In this part of the build, it is time to setup LinuxCNC. With the computer insanity complete, I moved onto setting up LinuxCNC. Setting up LinuxCNC is pretty straightforward and launching the StepConf Wizard you will be greeted with the following screen. The StepConfWizard can be found under the CNC applications group.
Next, create a new configuration. Later if you wanted to change the configuration of the machine you would return to the StepConf and select “Modify a configuration already created with this program” Having the bottom checkboxes clicked will create the icon to launch LinuxCNC from the desktop when the configuration is completed.
Moving forward through the process brings you to the basic machine information. Here you would enter the parallel port settings and base period jitter. Clicking “Text Base Period Jitter” will run a latency test. Allowing the latency test to run for about 5 minutes will provide the value needed to enter into the Base Period Maximum Jitter box. While the latency test was running, I ran several different tasks like browsing the internet, opening and closing programs, and opened and closed photos, ran video, etc. The idea is to put the computer through its paces while the latency test checks to see what the worst case numbers are.
With the latency test complete and the Base Period Maximum Jitter number obtained (10024), I entered this number into its respective box. Using a PCI card for my parallel port, I entered the address of the port into the Parallel Port Settings. In order for me to know what the parport address was, I opened up a terminal window and ran at the command line lspci -v. The result of that command listed all my devices and I was able to obtain the parport address which was DD00 thru DD07. I then entered the address into the First Parport Base Address and ended up leaving the “0x” in front of the “DD00″ and moved onto the X axis setup to jog the X axis and test the parport address. I was fortunate the first parport address of DD00 worked. If it didn’t work, I would have come back to this screen and enter DD01, try it again, DD02, try it again, DD03, etc., and repeat the process up thru DD07 until I got the machine to start moving. If it didn’t move after the DD07 address was given, then I would have checked the wiring on the parallel port cable and/or check to make sure the PCI card was seated properly in the slot in the computer.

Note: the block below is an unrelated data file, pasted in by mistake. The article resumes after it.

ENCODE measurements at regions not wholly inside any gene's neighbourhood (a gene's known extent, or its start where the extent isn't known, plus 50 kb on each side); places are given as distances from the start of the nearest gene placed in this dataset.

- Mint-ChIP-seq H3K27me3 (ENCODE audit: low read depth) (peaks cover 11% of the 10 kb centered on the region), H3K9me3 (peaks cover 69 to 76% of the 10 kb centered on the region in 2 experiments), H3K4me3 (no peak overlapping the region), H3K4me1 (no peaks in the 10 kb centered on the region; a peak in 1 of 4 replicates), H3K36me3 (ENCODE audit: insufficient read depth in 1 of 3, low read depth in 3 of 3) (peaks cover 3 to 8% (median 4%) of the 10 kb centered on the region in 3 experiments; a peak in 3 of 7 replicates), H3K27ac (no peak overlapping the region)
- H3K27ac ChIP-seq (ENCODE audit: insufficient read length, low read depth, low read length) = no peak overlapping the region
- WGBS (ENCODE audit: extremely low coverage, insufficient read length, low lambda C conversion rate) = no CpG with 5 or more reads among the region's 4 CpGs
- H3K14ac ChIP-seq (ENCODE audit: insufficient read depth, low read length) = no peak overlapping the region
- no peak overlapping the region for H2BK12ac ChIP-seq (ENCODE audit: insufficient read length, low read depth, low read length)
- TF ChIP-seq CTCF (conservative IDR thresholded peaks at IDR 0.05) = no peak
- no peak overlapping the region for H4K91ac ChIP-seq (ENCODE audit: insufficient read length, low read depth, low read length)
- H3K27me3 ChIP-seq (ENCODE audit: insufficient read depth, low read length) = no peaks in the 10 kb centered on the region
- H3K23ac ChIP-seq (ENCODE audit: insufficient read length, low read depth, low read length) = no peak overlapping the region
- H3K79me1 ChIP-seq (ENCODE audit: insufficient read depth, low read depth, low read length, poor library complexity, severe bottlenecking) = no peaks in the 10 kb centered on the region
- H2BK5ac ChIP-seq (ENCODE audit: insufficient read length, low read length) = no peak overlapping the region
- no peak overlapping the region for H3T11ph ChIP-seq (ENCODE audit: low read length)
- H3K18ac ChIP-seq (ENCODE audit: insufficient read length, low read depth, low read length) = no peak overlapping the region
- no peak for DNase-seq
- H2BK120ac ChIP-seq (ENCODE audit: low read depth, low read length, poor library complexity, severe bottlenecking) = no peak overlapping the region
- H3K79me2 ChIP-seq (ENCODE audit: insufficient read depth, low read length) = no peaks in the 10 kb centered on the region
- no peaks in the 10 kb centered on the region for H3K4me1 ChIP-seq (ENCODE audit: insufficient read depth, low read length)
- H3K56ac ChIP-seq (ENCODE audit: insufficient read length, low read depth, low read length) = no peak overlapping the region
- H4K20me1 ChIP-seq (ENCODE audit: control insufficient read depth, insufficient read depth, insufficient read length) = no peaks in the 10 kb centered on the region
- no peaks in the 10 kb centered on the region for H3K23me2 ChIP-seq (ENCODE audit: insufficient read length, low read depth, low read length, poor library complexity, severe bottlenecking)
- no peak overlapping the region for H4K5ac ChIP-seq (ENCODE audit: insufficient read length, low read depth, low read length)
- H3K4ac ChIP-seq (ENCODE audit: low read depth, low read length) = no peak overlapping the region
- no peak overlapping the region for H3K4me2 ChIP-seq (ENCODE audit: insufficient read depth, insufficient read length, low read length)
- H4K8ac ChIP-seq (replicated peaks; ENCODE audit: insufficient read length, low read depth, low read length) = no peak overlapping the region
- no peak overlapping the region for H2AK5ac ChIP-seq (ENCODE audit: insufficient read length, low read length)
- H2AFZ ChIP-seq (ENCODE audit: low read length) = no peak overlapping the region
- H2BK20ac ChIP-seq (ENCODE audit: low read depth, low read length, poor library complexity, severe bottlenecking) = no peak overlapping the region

With the parport address set up, the next screen will take you through the steps of configuring the parallel port. A couple of things to mention about this step is once the StepConf is complete, and you run the mill for the first time, you will have to check your axis for the correct travel direction. For instance my X axis was reversed so I had to come back to StepConf and check the “invert” box under pin 3 so the direction of travel on the table matched. Also, if you are using limit switches and they are wired in on the parallel cable you would have to select the appropriate pin and if necessary the invert button. Although I have the limit switches and they are wired up to pin 11, pin 12, and pin 13, but not installed, I left these pins as “unused.”
Moving onto the next screen, here you would configure the X axis of the machine. Under the leadscrew pitch, because I used 1/4 20 threaded rod, I entered 20 rev/inch. This basically means there are 20 threads per inch, or it would take 20 revolutions of the rod to move one inch. I also changed the Table Travel to the size of the workable area of my table.
At this point, if your wiring is correct and you have the correct parport address entered in the Parallel Port Setup mentioned in an earlier step, you should be able to test the table travel. I ran the “Test this axis” and was able to obtain the travel of the x axis which basically was 0 to 18 inches. I used the Jog function to test the axis in both directions. I noticed if you use the “Run” feature it will jog in both directions automatically. For instance, I set the Test Area to 6 inches, and it would travel one direction 6 inches, then the opposite direction 12 inches, then back to the original 6 inch mark, technically another 12 inches. It did not travel only 3 inches in one direction then 3 inches in the opposite direction, but 6 inches in one direction, then 12 in the opposite, then back to the original 6 inch mark. I certainly had the hand on the emergency shutoff during this process so I wouldn’t run out the axis and strip out the stepper motor to threaded rod coupler. I guess installing the limit switches would have taken care of that situation if it occurred. It was easier for me to just jog the x axis almost to it’s limits and measure the travel with a tape measure.
Once the X axis setup is complete, it was time to do the Y axis following the same procedure as mentioned in the previous step.
Then the Z axis. Note the Z axis travel will have a negative value as it travels away from the table. Testing the axis gave me the correct value to enter into the Z axis travel.
Once your done with the Z axis that should do the trick and the configuration is complete. Clicking apply will create the file and a desktop icon to launch LinuxCNC.
Clicking the desktop icon launches LinuxCNC.
Until next time,